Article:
Over the last six months, the country has been heading to the abyss of despair as the government stood its ground that the form of the state was not up for discussion while Anglophones across the globe have been calling for federalism, and in some cases, they have been urging the United Nations to intervene and even participate in any dialogue the government might propose. They say they need a neutral third party to sit at the table as the government has lost its credibility. This brings to mind the following questions? Who will participate in the dialogue? Will the Diaspora be properly represented? The government has the nasty habit of manufacturing leaders for the people, but the current Anglophone crisis has proven that those “leaders” have only been representing themselves and their families and most of them have been feeding the government with wrong information about their popularity. They have been using their positions to feather their nests, an issue that will surface during such discussions. For Anglophones, the current Anglophone political elite needs to be renewed. Peter Mafany Musonge, Yang Philemon, Atanga Nji, Elvis Ngole Ngole, Benjamin Itoe, and Dorothy Njeuma all lack the credibility and popularity to represent Anglophones in a forum wherein an important issue as the country’s future will be discussed. If the government wants real dialogue to take place, then it must look beyond this group of people who have used the government as their personal ATM (Automated Teller Machine) for years.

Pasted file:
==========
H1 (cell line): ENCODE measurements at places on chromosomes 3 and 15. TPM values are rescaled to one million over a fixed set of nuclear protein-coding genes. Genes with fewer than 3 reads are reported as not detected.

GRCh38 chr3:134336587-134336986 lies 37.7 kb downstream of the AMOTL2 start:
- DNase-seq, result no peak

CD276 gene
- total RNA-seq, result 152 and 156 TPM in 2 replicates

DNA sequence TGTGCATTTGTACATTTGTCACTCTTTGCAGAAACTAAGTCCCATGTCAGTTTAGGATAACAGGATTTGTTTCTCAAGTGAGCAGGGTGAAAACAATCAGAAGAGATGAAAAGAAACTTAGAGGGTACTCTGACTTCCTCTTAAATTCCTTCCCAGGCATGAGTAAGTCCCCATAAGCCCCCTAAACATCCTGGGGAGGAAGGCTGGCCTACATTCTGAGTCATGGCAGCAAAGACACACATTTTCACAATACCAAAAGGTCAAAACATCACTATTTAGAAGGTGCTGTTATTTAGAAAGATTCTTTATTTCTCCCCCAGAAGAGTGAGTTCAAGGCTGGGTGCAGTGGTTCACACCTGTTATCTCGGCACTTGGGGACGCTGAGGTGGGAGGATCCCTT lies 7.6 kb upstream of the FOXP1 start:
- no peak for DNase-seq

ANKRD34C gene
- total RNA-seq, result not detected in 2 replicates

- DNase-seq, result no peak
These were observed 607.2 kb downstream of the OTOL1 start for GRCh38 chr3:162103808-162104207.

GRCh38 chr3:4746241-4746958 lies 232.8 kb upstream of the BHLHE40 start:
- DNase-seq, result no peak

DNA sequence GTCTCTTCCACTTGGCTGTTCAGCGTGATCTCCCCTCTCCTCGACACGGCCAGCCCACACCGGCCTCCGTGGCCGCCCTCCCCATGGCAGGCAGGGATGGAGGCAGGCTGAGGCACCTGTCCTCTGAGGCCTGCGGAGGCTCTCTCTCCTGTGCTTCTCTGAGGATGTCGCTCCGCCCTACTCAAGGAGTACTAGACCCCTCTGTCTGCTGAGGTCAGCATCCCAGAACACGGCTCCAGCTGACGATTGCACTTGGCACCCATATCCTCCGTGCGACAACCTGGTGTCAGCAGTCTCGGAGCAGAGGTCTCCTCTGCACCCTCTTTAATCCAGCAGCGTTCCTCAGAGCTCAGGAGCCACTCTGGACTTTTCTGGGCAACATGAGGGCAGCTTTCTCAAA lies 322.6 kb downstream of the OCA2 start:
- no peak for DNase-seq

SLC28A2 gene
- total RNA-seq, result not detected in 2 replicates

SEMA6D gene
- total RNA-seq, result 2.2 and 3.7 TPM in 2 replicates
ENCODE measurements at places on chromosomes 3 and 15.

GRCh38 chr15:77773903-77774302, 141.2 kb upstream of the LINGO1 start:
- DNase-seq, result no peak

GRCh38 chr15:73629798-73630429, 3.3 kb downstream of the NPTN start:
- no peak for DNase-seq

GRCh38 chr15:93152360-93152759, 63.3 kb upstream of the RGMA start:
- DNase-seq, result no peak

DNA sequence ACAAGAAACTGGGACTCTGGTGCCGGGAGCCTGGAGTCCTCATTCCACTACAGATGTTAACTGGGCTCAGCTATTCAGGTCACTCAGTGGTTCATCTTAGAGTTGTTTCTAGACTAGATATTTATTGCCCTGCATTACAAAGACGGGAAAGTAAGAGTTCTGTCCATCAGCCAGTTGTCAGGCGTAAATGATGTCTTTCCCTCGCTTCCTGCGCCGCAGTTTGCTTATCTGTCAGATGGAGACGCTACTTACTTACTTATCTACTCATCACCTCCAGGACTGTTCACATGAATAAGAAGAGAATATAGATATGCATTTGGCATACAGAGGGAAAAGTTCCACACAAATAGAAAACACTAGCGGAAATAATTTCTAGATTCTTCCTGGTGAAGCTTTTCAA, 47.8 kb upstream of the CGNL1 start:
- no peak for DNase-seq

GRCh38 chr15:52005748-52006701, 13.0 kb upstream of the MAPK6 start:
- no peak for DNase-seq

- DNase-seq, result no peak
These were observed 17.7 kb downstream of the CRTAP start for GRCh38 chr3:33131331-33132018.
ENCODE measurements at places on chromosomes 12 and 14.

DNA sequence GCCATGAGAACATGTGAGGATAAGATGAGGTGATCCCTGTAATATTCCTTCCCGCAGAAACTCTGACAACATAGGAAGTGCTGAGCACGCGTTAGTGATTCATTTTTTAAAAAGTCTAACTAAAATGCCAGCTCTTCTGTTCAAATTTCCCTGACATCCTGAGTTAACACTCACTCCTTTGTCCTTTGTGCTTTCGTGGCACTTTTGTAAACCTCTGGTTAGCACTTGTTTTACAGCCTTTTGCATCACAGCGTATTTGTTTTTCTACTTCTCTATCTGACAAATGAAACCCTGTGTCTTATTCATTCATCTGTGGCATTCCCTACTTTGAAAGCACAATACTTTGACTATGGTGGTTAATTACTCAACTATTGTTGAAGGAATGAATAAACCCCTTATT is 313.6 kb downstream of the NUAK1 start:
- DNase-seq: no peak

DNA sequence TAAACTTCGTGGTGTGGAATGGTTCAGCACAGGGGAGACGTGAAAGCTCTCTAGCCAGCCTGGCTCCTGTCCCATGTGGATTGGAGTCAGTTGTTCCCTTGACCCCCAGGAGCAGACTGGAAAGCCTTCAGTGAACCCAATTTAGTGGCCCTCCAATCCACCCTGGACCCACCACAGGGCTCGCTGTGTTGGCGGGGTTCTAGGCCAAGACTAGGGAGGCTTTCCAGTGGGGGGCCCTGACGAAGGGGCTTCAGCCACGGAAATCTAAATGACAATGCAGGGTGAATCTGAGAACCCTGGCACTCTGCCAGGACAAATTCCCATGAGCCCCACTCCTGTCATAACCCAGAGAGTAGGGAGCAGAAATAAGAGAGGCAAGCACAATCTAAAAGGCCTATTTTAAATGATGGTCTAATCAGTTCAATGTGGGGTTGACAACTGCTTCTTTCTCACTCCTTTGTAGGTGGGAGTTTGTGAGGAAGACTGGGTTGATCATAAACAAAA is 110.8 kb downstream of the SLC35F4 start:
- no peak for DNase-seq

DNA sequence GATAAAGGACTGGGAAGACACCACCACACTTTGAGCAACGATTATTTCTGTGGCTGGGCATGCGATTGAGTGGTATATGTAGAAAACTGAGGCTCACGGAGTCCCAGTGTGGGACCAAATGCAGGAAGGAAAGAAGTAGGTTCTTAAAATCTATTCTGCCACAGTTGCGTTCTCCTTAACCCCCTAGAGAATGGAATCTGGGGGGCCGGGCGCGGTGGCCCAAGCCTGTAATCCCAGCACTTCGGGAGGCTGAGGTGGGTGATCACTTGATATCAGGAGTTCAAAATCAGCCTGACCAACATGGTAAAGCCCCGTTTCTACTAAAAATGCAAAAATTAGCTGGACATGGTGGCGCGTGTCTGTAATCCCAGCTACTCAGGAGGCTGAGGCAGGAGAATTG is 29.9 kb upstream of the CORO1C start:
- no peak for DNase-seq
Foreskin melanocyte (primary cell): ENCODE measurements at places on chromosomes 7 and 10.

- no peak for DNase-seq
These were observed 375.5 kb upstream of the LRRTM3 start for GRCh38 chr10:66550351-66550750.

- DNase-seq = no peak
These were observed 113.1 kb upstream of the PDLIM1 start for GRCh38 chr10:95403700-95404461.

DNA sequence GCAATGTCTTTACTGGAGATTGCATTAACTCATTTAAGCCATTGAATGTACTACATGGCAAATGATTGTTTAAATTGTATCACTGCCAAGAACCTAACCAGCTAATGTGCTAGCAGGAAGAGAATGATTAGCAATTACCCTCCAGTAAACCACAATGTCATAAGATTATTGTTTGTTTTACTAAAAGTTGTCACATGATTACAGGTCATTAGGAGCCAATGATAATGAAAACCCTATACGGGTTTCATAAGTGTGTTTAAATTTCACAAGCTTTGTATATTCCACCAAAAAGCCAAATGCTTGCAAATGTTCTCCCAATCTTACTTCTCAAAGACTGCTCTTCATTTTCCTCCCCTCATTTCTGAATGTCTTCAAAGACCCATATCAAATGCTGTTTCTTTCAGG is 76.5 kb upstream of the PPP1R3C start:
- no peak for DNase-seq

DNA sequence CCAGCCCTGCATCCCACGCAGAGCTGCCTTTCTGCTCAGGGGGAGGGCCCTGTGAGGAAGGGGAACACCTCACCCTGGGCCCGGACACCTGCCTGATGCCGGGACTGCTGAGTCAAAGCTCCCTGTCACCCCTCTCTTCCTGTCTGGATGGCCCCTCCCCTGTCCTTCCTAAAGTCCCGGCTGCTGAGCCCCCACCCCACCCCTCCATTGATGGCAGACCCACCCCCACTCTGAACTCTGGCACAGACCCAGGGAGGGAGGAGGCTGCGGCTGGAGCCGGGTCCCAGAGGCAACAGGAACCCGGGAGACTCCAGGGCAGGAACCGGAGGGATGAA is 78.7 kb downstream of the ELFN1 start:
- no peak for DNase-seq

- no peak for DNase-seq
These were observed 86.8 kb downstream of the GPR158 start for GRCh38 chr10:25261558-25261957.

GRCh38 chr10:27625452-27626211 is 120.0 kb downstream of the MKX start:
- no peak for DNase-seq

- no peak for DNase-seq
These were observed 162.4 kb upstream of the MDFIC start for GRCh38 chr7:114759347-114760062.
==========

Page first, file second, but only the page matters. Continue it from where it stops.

It should also be noted that the current crisis has brought in new political actors into the political arena. The Anglophone Diaspora has proven that it has the political capital to play a key role in the country’s political future. It has become a formidable political force that cannot be overlooked. Over the last six months, it has helped to make the Anglophone region ungovernable and it is looking forward to participating in any dialogue that will deliver a better future to a country that has been beset by man-made problems. The Anglophone Diaspora deserves a comfortable place at the table where it will make significant contributions that will help put Cameroon on a new path that will lead to political stability, economic prosperity and social peace. Leaving the Anglophone Diaspora out of the talks on the country’s future will be the right recipe for political instability in Cameroon. The Anglophone Diaspora is rich, educated and intellectual. It has been responsible for the education of many people in Cameroon and it has been paying the piper. It surely wants to call the tune and it is more than prepared and willing to share its experience with Cameroonians in all spheres of life, including politics.